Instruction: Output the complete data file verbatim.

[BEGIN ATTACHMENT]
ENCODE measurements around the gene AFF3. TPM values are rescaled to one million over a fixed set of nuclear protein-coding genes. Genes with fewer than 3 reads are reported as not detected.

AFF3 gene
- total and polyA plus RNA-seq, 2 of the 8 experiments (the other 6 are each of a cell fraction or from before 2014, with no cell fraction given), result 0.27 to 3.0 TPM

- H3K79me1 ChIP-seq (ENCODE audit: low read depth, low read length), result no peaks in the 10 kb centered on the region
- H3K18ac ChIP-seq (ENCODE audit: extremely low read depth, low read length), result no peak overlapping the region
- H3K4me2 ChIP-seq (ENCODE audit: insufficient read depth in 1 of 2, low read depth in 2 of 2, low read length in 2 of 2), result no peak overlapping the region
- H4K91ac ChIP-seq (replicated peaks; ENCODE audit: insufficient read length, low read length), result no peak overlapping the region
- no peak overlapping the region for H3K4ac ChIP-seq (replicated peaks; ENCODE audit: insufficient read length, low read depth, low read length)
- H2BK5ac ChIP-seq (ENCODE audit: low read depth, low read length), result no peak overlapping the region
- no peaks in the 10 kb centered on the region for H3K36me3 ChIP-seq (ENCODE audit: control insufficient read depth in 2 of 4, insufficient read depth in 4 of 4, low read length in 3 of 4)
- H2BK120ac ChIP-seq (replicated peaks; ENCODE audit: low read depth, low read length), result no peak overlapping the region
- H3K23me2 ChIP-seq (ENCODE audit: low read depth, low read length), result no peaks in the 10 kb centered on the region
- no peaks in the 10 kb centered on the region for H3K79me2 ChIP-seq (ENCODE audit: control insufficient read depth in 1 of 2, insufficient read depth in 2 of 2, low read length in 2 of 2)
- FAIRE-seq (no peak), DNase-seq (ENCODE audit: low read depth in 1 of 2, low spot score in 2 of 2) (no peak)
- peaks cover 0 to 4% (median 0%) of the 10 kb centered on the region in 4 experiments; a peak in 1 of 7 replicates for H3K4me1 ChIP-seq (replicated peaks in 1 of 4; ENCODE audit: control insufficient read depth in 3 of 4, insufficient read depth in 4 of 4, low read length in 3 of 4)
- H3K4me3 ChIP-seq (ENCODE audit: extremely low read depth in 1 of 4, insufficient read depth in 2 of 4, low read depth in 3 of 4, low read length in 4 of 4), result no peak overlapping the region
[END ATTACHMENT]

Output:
ENCODE measurements around the gene AFF3. TPM values are rescaled to one million over a fixed set of nuclear protein-coding genes. Genes with fewer than 3 reads are reported as not detected.

AFF3 gene
- total and polyA plus RNA-seq, 2 of the 8 experiments (the other 6 are each of a cell fraction or from before 2014, with no cell fraction given), result 0.27 to 3.0 TPM

- H3K79me1 ChIP-seq (ENCODE audit: low read depth, low read length), result no peaks in the 10 kb centered on the region
- H3K18ac ChIP-seq (ENCODE audit: extremely low read depth, low read length), result no peak overlapping the region
- H3K4me2 ChIP-seq (ENCODE audit: insufficient read depth in 1 of 2, low read depth in 2 of 2, low read length in 2 of 2), result no peak overlapping the region
- H4K91ac ChIP-seq (replicated peaks; ENCODE audit: insufficient read length, low read length), result no peak overlapping the region
- no peak overlapping the region for H3K4ac ChIP-seq (replicated peaks; ENCODE audit: insufficient read length, low read depth, low read length)
- H2BK5ac ChIP-seq (ENCODE audit: low read depth, low read length), result no peak overlapping the region
- no peaks in the 10 kb centered on the region for H3K36me3 ChIP-seq (ENCODE audit: control insufficient read depth in 2 of 4, insufficient read depth in 4 of 4, low read length in 3 of 4)
- H2BK120ac ChIP-seq (replicated peaks; ENCODE audit: low read depth, low read length), result no peak overlapping the region
- H3K23me2 ChIP-seq (ENCODE audit: low read depth, low read length), result no peaks in the 10 kb centered on the region
- no peaks in the 10 kb centered on the region for H3K79me2 ChIP-seq (ENCODE audit: control insufficient read depth in 1 of 2, insufficient read depth in 2 of 2, low read length in 2 of 2)
- FAIRE-seq (no peak), DNase-seq (ENCODE audit: low read depth in 1 of 2, low spot score in 2 of 2) (no peak)
- peaks cover 0 to 4% (median 0%) of the 10 kb centered on the region in 4 experiments; a peak in 1 of 7 replicates for H3K4me1 ChIP-seq (replicated peaks in 1 of 4; ENCODE audit: control insufficient read depth in 3 of 4, insufficient read depth in 4 of 4, low read length in 3 of 4)
- H3K4me3 ChIP-seq (ENCODE audit: extremely low read depth in 1 of 4, insufficient read depth in 2 of 4, low read depth in 3 of 4, low read length in 4 of 4), result no peak overlapping the region